Looking to learn Management administration and development from the ground up? If you're just coming out of college, many large companies such as General Electric have general management rotations where you'll get a chance to work in many business functions. But big companies aren't always the answer. If it's your first management role, you may have better luck getting in the door at a small organization where you can take on a greater amount of responsibility quickly.

If you are interested in manufacturing, your best bet is to hone your skills at a manufacturing company such as Toyota or 3M. While each of these companies manufactures different types of products, they all have a high number of employees.

Management roles pique your interest? Look to industries that have some of the largest companies in the globe., such as consumer products and financial services. Companies such as Wal-Mart and Bank of America have large, fully staffed organization development functions with internal consultants who address the development issues of different business areas. For every Management and business function, there's a way to learn more about companies known for success in those areas.

Starting any career is tough -- you don't want to start in one job, find out you don't like it and then start over with another. But as a management professional, your experience in the field, regardless of its type, will always be valuable. A good way to start an management career is to determine what side of management you want to work on: People Management or Developmental role.

It has become common practice among U.S. business schools to require potential students to have substantial work experience before admission to MBA programs. Yet, the benefits of this selection criterion have not been fully articulated nor empirically examined. This article explores the relationships between years of pre-MBA work experience and post-MBA career outcomes. Specifically, we examine the effects of prior work experience on cash compensation, career satisfaction, number of promotions, and individuals' propensity to stay with their first post-MBA employer. Results indicate that previous work experience is not significantly related to graduates'' tenure in their first post-MBA position. Furthermore, counter to conventional wisdom, MBAs without prior work experience were more satisfied, had received more promotions, and earned more cash compensation than some of their more experienced counterparts. The implications of these findings for those responsible for admissions in graduate professional schools and for corporate recruiters are discussed, along with suggestions for future research.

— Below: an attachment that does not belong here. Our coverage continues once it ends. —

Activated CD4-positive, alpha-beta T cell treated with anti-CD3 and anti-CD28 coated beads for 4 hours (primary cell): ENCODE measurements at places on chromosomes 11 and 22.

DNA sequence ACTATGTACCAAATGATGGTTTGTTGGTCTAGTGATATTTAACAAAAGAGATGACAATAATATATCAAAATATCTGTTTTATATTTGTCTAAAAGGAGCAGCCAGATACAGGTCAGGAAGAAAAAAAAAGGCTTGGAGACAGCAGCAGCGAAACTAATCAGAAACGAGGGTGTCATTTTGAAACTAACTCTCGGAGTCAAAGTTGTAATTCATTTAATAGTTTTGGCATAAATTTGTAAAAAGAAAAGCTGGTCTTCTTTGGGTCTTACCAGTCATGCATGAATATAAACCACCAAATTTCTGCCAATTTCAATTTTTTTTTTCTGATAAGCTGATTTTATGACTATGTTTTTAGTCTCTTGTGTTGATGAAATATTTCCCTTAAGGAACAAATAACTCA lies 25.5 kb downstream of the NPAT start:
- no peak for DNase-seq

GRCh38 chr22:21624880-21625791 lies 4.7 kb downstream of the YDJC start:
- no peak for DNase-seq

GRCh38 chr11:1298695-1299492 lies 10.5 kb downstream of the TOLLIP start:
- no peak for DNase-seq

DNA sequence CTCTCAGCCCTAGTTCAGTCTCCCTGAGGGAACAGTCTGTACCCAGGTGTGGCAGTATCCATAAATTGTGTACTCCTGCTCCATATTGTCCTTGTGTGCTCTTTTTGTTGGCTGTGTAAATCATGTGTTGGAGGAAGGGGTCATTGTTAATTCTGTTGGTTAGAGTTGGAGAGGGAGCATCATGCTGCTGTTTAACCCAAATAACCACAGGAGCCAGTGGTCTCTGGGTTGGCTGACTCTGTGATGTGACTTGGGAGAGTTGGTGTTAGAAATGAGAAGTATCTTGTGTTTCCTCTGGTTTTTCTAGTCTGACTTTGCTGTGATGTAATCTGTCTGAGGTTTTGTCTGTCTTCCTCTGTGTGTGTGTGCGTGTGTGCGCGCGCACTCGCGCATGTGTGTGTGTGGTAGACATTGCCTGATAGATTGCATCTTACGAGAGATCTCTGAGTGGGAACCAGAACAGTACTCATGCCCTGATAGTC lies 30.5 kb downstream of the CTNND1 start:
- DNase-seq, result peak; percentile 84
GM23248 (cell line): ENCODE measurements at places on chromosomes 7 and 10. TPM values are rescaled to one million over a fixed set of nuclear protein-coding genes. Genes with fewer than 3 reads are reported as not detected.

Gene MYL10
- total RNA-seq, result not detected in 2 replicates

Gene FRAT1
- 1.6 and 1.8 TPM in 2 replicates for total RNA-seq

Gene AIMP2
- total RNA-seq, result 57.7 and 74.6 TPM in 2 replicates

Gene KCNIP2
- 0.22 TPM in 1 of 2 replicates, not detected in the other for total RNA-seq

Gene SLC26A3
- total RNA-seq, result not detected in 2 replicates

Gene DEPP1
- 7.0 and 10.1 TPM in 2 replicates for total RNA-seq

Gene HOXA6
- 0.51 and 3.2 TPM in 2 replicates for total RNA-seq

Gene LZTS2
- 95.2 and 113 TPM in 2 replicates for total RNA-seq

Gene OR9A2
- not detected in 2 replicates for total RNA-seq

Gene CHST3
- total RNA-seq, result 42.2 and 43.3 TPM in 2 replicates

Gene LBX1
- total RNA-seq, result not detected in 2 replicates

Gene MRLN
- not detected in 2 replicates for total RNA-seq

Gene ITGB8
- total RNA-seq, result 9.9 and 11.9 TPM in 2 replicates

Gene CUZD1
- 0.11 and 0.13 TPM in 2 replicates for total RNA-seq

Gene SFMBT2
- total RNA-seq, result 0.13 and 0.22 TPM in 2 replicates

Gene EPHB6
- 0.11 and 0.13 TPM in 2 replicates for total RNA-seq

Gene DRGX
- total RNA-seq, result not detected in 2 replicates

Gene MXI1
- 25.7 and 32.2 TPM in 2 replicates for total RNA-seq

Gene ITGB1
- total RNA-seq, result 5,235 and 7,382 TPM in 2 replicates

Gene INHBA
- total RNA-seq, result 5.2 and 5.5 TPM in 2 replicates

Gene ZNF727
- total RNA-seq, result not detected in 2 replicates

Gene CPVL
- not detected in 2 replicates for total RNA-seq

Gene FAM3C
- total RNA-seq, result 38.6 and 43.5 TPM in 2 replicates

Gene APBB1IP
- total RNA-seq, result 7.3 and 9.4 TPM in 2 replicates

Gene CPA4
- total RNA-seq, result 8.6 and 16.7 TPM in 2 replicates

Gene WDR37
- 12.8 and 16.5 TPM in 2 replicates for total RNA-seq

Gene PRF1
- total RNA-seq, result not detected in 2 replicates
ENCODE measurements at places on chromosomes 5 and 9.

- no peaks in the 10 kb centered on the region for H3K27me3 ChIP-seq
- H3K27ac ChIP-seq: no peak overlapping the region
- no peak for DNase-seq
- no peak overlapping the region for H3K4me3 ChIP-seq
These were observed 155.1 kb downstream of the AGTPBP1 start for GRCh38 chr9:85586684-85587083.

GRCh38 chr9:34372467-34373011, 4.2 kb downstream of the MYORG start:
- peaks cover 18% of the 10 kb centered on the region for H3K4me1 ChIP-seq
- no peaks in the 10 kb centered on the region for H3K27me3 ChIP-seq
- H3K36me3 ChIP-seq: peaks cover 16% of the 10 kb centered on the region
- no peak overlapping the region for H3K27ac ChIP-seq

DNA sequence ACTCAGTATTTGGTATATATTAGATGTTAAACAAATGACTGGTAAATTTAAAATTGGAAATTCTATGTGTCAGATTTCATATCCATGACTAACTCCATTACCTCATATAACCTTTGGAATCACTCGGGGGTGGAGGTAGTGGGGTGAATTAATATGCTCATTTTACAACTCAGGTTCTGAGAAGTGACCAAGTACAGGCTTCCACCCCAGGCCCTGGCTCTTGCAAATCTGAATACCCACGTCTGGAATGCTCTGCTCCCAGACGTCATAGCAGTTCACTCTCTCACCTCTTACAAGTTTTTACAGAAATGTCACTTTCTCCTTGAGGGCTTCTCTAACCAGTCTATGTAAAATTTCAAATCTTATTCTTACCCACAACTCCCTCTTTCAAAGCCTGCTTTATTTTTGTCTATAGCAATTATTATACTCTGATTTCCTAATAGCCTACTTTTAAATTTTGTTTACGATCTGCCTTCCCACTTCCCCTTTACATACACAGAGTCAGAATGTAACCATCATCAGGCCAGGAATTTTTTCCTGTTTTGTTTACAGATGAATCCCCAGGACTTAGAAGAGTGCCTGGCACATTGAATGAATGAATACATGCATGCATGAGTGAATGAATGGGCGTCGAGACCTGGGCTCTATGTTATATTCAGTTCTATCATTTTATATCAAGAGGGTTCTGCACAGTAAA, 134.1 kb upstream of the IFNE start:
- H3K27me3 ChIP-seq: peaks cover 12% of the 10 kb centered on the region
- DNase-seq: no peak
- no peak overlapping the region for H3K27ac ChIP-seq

Saturday, July 21, 2007

Looking for an MBA?

MBA education is one of the best ways of pursuing opportunity in today’s world. There are schools with impressive track records in providing opportunity to their graduates. But have you taken a good hard look at the quality of opportunities they bring ?

SMOT has put what comes after placement at the top of its agenda. What this means, is that keeping the end in view (high quality opportunities for graduates), everything from the curriculum to the garden sink has been re-engineered to optimize the graduate into a formidable management professional.

To become a management professional of substance and value, a candidate needs to be equipped with knowledge that is relevant, skills to use that knowledge effectively, extensive knowledge of the concerned domain and a set of values that leads to a belief in the graduate’s worth to the organization and its clients. SMOT has put in place a comprehensive program that seeks to develop and refine every single component here.

SMOT strives to provide inputs with lifelong usefulness and is strongly focused on exponentially increasing your value to organizations.